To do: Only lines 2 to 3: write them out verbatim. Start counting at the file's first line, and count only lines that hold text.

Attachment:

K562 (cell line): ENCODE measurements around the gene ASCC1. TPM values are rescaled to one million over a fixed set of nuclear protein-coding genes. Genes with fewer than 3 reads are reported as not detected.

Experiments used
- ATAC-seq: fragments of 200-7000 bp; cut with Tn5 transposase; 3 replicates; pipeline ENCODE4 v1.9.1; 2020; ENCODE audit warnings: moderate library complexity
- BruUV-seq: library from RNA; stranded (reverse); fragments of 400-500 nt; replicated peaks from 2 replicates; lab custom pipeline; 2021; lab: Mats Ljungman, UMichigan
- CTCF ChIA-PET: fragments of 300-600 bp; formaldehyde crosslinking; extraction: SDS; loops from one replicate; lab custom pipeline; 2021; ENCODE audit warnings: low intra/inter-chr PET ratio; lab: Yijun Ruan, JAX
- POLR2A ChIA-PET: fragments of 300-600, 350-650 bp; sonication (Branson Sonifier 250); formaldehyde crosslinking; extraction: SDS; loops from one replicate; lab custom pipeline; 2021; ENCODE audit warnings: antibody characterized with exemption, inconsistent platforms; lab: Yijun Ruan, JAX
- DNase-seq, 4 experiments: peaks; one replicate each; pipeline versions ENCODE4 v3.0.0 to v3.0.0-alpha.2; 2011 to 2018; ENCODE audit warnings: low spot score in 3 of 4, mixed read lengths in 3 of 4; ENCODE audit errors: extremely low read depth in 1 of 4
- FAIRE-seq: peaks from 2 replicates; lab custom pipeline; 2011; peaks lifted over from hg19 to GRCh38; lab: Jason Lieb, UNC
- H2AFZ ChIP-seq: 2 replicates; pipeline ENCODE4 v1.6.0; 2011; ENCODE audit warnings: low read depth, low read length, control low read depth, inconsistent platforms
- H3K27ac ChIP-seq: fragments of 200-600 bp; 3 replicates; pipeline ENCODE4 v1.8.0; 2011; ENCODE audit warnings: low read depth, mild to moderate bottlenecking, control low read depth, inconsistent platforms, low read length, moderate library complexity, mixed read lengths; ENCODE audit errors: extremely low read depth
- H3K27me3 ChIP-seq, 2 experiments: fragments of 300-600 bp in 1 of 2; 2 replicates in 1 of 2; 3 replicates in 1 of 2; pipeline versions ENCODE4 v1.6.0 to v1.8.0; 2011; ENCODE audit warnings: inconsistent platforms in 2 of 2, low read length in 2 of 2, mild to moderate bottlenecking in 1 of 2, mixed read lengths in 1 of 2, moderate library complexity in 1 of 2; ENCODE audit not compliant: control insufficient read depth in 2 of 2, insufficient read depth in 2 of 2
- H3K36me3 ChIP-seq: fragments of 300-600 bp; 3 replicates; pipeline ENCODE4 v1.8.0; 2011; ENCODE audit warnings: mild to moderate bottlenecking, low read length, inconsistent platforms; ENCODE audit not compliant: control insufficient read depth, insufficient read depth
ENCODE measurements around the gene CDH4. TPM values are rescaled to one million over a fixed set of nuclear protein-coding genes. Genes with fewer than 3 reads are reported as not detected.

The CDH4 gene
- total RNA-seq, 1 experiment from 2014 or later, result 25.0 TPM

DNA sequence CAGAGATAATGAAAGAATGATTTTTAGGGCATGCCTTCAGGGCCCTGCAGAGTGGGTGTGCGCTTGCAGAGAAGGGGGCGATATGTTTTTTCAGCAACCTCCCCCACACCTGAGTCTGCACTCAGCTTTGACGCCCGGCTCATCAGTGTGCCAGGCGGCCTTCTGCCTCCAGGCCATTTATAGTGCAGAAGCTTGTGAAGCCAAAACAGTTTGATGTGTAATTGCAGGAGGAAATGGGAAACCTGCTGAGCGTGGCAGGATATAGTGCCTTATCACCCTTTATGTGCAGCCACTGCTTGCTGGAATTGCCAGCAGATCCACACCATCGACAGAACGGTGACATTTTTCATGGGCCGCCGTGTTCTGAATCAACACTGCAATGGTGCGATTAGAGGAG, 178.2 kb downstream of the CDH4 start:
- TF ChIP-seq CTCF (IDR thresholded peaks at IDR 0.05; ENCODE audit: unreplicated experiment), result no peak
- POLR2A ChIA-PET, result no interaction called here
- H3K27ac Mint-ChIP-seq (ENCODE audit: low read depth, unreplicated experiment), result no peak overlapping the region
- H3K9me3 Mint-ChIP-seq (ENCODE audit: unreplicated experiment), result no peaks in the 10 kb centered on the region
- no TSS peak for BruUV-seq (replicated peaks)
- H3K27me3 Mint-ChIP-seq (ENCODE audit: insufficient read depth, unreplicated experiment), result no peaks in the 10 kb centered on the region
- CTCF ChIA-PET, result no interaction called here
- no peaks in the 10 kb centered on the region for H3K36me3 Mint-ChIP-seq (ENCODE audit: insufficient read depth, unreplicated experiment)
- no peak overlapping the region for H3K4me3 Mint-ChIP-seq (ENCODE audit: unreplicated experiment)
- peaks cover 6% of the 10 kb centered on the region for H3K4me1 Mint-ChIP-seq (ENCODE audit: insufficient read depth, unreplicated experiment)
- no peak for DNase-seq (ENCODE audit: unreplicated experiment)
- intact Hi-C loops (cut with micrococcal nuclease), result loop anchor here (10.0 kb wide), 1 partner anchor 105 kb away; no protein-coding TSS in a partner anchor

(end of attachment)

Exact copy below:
Experiments used
- ATAC-seq: fragments of 200-7000 bp; cut with Tn5 transposase; 3 replicates; pipeline ENCODE4 v1.9.1; 2020; ENCODE audit warnings: moderate library complexity